Author Contributions: M.I. and S.C.: conception, design, and implementation of the study; collection, analysis, and interpretation of data; and drafting of the manuscript for important intellectual content. F.R.L. and G.B.: significant contribution to the implementation of the study, collection of data, and drafting of the manuscript for important intellectual content. E.P., M. Chiarenza, G.C., E.A., G.A., A.C., M.S., P.N., R.C., and E.B.: significant contribution to the implementation of the study, collection of data, evaluation of clinical cases, and critical review of the manuscript. M. Ciccarelli: significant contribution to the collection of data, evaluation of clinical cases, and critical review of the manuscript. M.R. and A.D.: significant contribution to the implementation of the study, collection of data, evaluation of the data, and critical review of the manuscript. E.V., V.E., and G. Ferraroli: significant contribution to the implementation of the study, collection of data, and critical review of the manuscript. G. Finocchiaro and L.T.: significant contribution to the collection of data and critical review of the manuscript. A.S.: significant contribution to the evaluation of the data and drafting of the manuscript for important intellectual content. M.A.: significant contribution to the implementation of the study, collection of data, evaluation of data, and critical review of the manuscript.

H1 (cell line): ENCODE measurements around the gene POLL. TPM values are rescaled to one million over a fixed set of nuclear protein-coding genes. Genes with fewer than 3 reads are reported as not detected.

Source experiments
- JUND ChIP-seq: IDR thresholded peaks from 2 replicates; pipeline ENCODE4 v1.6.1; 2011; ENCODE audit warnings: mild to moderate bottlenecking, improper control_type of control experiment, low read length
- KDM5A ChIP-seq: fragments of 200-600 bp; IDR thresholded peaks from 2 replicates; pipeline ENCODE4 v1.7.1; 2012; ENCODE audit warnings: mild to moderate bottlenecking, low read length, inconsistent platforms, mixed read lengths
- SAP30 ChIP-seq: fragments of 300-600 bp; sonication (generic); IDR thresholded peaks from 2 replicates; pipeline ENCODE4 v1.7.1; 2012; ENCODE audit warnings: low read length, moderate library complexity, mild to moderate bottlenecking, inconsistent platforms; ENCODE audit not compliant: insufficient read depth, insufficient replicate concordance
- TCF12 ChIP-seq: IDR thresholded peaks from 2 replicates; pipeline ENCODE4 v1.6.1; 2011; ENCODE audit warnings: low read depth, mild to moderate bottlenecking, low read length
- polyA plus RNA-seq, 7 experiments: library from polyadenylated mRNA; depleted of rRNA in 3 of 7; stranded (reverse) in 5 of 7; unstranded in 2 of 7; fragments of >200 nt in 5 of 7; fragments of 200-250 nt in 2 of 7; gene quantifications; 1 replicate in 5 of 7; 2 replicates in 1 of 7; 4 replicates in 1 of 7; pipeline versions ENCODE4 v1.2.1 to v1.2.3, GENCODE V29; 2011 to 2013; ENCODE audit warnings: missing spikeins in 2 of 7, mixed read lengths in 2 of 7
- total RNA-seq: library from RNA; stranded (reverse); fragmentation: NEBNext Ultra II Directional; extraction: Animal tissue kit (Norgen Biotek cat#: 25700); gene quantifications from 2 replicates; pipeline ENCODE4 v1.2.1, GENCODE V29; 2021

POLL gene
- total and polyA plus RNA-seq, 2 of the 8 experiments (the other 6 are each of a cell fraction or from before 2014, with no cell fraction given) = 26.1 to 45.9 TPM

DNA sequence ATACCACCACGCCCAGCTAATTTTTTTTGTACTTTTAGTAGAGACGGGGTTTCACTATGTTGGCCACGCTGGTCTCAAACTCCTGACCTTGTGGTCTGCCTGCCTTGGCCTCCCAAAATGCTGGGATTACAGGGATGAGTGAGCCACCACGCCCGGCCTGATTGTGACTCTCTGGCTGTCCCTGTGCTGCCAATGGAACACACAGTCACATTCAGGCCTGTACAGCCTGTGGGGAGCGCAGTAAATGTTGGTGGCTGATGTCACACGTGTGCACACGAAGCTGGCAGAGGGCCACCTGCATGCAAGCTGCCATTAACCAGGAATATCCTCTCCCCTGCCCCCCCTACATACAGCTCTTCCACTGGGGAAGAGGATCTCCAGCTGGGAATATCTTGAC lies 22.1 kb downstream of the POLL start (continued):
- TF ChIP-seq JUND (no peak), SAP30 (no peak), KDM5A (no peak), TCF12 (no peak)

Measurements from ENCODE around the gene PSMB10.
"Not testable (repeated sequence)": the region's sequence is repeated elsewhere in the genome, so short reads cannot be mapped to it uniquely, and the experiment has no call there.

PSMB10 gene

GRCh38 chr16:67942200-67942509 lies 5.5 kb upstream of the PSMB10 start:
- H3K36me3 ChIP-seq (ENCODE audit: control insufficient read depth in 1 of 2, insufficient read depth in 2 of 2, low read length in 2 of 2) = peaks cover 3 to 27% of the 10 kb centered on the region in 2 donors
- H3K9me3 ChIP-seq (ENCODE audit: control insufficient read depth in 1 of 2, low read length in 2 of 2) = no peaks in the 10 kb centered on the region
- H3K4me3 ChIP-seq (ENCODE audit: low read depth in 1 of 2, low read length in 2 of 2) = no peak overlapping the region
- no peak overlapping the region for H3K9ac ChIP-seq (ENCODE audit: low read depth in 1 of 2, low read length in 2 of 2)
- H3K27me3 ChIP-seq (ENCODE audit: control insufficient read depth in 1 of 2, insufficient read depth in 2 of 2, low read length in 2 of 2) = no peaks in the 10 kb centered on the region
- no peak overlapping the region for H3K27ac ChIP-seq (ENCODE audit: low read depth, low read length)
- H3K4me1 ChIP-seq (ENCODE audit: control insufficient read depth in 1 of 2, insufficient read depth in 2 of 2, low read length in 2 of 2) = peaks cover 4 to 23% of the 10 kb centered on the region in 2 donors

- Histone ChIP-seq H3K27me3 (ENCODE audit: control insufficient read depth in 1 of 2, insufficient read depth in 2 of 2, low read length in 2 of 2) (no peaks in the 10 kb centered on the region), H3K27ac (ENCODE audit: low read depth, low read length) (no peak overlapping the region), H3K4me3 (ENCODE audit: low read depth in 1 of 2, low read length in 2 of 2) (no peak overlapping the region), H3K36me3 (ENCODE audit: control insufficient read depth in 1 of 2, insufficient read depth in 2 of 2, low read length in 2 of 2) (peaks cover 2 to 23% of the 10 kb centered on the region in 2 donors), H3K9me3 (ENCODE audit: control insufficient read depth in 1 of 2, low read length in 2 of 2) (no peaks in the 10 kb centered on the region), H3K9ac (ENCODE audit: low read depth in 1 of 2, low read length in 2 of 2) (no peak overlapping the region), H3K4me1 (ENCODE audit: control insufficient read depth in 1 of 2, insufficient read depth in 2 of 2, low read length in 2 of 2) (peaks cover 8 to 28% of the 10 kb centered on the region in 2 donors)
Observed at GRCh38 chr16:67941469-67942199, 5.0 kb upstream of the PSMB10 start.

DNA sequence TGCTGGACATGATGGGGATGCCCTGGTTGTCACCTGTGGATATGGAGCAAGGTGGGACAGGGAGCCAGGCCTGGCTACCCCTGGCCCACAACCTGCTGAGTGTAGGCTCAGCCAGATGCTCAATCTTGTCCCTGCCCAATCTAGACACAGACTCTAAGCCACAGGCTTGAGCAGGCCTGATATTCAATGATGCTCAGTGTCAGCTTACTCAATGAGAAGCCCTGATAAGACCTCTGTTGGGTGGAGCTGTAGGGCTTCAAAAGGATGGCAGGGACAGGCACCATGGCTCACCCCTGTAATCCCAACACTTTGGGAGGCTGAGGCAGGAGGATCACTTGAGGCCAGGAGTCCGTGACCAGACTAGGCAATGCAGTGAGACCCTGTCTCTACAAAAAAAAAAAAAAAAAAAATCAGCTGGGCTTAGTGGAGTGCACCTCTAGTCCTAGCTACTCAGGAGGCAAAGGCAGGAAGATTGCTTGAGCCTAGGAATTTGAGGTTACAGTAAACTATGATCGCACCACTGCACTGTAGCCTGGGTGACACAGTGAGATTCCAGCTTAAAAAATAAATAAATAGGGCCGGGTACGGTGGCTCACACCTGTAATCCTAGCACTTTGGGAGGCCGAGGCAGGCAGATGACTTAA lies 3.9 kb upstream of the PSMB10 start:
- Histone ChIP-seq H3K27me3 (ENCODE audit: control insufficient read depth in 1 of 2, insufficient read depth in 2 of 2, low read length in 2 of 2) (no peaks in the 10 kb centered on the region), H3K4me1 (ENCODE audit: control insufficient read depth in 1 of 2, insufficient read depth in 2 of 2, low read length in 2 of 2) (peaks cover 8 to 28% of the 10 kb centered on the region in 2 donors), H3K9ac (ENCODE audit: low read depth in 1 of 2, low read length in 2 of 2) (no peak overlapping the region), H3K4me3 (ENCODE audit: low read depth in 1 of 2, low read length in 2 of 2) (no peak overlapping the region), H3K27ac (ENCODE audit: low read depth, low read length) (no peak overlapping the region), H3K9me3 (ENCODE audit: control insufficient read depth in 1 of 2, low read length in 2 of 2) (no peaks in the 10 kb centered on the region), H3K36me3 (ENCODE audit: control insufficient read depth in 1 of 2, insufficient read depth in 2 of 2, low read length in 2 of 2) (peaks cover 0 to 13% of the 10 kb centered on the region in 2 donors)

This article has an online supplement, which is accessible from this issue's table of contents at www.atsjournals.org

Originally Published in Press as DOI: 10.1164/rccm.201408-1475OC on March 11, 2015

Author disclosures are available with the text of this article at www.atsjournals.org.